Hand Caught In Bait Chopper
Bait chopper injury cases can be severe. In October 2000, Brian was a 20-year-old deckhand on a crab vessel. Being the young, less experienced deckhand, he was appointed the "bait boy." This job included chopping the frozen bait and stuffing the bait into jars, which would be placed into the crab pots. The bait is chopped in a rather crude machine called a "bait chopper." The machine is affixed to the aft side of the house (this was a house forward vessel). Frozen bait is dropped into the top of the machine. There is a wheel with blades in the machine which, when turned on, spins around and chops the bait. The chopped bait drops out the bottom of the machine.
The problem here was that the bait routinely got plugged in the machine. When it did, the bait would not drop out and would turn to useless mush. So, Brian and others would carefully open up a canvass flap that covered the discharge opening and reach into the bottom side of the machine, being careful not to get too close to the spinning wheel of blades. Brian would scoop out the bait so the rest of the bait could be chopped.Long Hours Are Hazardous
Those of you who have been on crabbers know about the hours and working conditions. Before IFQs, crabbers would routinely work 20 hours a day, seven days a week. Of course, this work takes place in extreme conditions. Even though crabbers say they get used to these conditions, there is simply no question that the human body can take only so much. There is no question that sleep deprivation affects your judgment.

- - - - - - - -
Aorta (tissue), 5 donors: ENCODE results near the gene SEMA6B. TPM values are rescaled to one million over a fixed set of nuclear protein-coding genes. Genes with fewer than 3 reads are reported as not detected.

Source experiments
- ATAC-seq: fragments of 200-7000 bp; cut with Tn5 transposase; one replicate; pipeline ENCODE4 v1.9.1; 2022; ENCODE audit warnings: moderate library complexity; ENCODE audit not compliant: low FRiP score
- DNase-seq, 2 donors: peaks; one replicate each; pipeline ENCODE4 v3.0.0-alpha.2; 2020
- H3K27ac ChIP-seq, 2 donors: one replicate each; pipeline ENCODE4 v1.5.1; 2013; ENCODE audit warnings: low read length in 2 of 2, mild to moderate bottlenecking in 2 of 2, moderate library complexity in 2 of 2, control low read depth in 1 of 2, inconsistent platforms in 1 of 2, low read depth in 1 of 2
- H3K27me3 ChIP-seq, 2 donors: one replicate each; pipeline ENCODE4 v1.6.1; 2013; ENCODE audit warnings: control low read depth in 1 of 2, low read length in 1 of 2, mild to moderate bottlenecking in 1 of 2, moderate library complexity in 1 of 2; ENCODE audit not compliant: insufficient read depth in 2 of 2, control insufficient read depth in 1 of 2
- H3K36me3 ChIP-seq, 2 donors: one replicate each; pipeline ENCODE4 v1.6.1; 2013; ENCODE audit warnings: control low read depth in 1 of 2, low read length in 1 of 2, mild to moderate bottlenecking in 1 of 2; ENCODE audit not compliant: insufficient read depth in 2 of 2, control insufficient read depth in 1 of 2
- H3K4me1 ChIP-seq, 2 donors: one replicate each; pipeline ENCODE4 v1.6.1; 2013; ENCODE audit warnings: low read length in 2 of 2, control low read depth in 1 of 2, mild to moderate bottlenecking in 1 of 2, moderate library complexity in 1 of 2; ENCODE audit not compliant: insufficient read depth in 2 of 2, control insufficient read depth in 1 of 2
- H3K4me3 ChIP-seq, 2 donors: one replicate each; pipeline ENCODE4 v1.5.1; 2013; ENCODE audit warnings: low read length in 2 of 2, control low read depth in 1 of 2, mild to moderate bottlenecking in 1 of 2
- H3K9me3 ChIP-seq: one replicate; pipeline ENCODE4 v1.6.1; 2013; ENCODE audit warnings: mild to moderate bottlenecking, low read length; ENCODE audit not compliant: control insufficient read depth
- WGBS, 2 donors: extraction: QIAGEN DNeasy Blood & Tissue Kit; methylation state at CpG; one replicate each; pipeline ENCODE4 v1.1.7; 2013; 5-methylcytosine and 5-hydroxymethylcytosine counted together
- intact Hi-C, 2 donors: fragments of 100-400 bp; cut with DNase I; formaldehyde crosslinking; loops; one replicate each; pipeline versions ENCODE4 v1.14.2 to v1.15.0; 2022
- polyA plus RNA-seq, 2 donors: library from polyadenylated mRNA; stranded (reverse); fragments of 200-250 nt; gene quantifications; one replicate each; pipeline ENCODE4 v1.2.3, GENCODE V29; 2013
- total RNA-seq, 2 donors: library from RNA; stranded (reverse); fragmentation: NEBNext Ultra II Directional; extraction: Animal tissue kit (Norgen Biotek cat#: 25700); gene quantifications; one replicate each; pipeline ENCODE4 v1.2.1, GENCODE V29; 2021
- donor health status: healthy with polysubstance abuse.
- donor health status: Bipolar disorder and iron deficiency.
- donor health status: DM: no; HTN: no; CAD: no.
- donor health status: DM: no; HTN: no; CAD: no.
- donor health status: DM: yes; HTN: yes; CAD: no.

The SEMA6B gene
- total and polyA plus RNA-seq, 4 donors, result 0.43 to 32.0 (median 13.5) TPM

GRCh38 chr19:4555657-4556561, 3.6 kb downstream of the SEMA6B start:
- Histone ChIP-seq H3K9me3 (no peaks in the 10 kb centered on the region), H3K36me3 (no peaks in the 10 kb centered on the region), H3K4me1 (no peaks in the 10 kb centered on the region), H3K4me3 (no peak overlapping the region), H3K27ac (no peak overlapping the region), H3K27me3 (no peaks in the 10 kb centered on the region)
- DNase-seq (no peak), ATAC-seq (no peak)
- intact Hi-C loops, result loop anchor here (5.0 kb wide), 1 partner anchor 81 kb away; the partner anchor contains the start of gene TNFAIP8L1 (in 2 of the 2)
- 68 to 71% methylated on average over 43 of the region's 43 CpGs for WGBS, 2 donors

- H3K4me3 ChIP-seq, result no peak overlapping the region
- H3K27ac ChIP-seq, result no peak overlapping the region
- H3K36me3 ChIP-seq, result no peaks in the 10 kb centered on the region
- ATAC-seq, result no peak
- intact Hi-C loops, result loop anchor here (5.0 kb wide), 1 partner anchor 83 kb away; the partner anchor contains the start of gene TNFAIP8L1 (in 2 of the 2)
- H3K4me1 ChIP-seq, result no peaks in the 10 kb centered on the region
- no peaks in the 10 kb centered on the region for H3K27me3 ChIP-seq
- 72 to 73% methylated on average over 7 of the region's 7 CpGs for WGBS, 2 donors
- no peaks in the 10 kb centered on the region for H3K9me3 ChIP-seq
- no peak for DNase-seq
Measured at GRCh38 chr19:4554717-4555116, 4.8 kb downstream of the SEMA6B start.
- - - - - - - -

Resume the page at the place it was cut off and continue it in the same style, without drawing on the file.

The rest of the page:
After approximately six days of doing his job as bait boy, including reaching into the bottom of the bait chopper to routinely clear to machine, Brian suffered a horrible injury. Brian, basically a walking zombie at this point, was doing his job clearing the bait chopper. His hand got just a bit too close to the spinning wheel. His glove got caught and his hand got sucked into the chopper. There was no shut off switch close by. A fellow deckhand heard the scream and ran over to shut off the bait chopper. By that time, Brian had lost his thumb and about half of his hand.How We Were Able To Help
Brian needed experienced maritime attorneys. Our Seattle-based firm was willing to help. The boat owner argued that the injury was all Brian's fault. We knew better.
- First, we argued that the bait chopper was not a safe design. It got plugged up on a regular basis, requiring constant clearing. The fast pace of the work did not lend itself to shutting off the machine every time it clogged. In addition, the bait chopper should have had a "limit" switch, which would have shut down the wheel when the opening cover was lifted.
- Second, we argued that the crew's working conditions created an environment where an accident was just waiting to happen. Experts know that sleep deprivation can cloud the judgment. We were able to explain, by hiring world-renowned experts, how Brian's lack of sleep made him numb to the danger of reaching into the machine.
After putting our case together with the best experts in the field, we made a demand to settle the case. Where he insurance company first stuck its head in the sand and claimed that Brian was 100% responsible for his injuries, we were able to "educate" the insurance company to the errors of their thinking. We settled for over $2 million.
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